What’s the difference between giorno and giornata in Italian? Why are there two different words for saying “day”?
In this lesson, we will look at the difference between these words along with many examples and audio recordings. Read on to learn everything you need to know!
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The difference between giorno and giornata in Italian
Giorno refers to the 24-hour day as seen on a calendar. When referring to the days of the week, you say giorni della settimana, literally “days of the week”. You never use giornata to refer to a general 24-hour period. Let’s hear how it is pronounced.
Its pronunciation is close to johr-no. If you have trouble pronouncing Italian sounds, check out the Italian pronunciation guide.
Now, let’s see some example sentences with giorno in Italian.
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Ci sono sette giorni in una settimana.
A week has seven days.
Un dipendente ha almeno 20 giorni di ferie all’anno.
An employee has at least 20 days off per year.
Faccio colazione alle 8 ogni giorno.
I eat breakfast at 8 a.m. every day.
Mio figlio è a casa ammalato da tre giorni.
My son has been home sick for three days.
Now let’s see what the use of giornata is to better understand the difference between giorno and giornata.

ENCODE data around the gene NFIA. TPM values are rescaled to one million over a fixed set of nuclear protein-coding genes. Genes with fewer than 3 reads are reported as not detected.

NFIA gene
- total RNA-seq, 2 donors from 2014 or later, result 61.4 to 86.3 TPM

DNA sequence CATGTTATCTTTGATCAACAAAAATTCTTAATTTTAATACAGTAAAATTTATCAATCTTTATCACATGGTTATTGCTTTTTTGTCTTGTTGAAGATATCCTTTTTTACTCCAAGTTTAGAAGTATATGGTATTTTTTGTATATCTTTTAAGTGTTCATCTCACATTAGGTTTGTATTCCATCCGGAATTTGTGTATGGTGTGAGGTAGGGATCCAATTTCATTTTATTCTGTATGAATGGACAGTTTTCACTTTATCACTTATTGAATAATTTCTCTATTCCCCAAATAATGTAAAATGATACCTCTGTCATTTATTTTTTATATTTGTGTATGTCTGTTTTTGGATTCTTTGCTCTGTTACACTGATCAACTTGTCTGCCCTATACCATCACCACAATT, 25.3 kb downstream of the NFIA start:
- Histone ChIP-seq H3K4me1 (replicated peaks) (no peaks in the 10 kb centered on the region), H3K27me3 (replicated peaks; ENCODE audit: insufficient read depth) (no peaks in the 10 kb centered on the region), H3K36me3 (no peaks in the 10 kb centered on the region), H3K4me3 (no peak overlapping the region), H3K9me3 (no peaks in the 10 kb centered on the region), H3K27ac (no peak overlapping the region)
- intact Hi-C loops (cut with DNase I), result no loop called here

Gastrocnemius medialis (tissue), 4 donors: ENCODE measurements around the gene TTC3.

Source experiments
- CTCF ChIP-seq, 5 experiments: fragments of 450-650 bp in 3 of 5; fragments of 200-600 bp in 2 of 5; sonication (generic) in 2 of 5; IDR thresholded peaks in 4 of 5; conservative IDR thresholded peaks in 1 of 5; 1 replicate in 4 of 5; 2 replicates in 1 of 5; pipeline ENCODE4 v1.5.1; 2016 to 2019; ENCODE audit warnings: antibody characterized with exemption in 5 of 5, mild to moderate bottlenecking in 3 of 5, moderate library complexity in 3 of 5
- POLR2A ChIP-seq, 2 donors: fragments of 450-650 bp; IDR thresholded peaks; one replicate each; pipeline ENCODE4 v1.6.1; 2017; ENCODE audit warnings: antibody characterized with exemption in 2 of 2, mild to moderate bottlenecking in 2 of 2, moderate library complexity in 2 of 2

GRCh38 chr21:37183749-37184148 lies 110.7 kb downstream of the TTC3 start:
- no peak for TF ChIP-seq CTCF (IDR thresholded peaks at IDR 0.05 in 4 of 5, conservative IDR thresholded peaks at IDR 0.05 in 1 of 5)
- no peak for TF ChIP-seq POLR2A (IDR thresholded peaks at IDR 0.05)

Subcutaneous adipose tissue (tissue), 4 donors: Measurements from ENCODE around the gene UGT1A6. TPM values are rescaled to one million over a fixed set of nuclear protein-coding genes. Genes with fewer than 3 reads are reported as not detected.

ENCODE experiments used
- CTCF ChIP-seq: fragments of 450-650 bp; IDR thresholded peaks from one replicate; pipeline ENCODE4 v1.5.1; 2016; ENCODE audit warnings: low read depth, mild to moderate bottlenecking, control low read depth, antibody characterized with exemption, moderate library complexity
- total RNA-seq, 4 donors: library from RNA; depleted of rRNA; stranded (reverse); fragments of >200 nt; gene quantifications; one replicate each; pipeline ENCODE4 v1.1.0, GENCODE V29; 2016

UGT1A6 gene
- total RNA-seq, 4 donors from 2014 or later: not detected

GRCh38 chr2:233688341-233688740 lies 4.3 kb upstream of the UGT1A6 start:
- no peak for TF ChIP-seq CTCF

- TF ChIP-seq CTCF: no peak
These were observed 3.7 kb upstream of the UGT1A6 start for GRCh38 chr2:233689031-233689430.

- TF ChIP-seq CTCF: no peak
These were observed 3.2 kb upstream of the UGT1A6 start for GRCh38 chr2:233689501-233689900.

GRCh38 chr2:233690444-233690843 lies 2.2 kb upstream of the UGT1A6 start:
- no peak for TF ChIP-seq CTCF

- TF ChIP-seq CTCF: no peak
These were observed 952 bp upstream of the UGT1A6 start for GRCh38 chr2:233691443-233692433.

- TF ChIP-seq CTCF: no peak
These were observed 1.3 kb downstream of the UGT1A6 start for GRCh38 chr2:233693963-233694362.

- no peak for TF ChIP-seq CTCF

Giornata is the time of day when you do your errands. The sun is visible in the sky and people are awake.
Another difference between giorno and giornata in Italian is that you use giornata to talk about the weather and about a particular day.
Buongiorno is a greeting. Good day!
Buona giornata is a wish. Have a nice day!
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For example, you could say…
Oggi è una bellissima giornata.
Today is a beautiful day.
Che giornata! Lavoro da stamattina e non ho ancora finito.
What a day! I’ve been working since this morning and haven’t finished yet.
Le giornate di sole sono ideali per andare a passeggiare.
Sunny days are ideal for walking.
Famous holidays such as Mother’s day or Valentine’s day, however, are not translated as giornata in Italian. They use festa, feast, or party, such as…
La festa della mamma
La festa della donna
La festa della Repubblica
La festa di San Valentino (also called il giorno di San Valentino)
Saint Valentine’s day
You use giornata for smaller holidays, such as…
La giornata della Terra
La giornata internazionale della pace
International day of peace
Common idioms with giorno and giornata in Italian
There are a number of common idiomatic expressions featuring the words giorno and giornata in Italian. Some of these are…
- tutto il santo giorno (the whole darn day)
- da un giorno all’altro (from one day to the next)
- il buon giorno si vede dal mattino (a good beginning bodes well)
- vivere alla giornata (to live day to day)
And that’s the end of our lesson on the difference between giorno and giornata in Italian!
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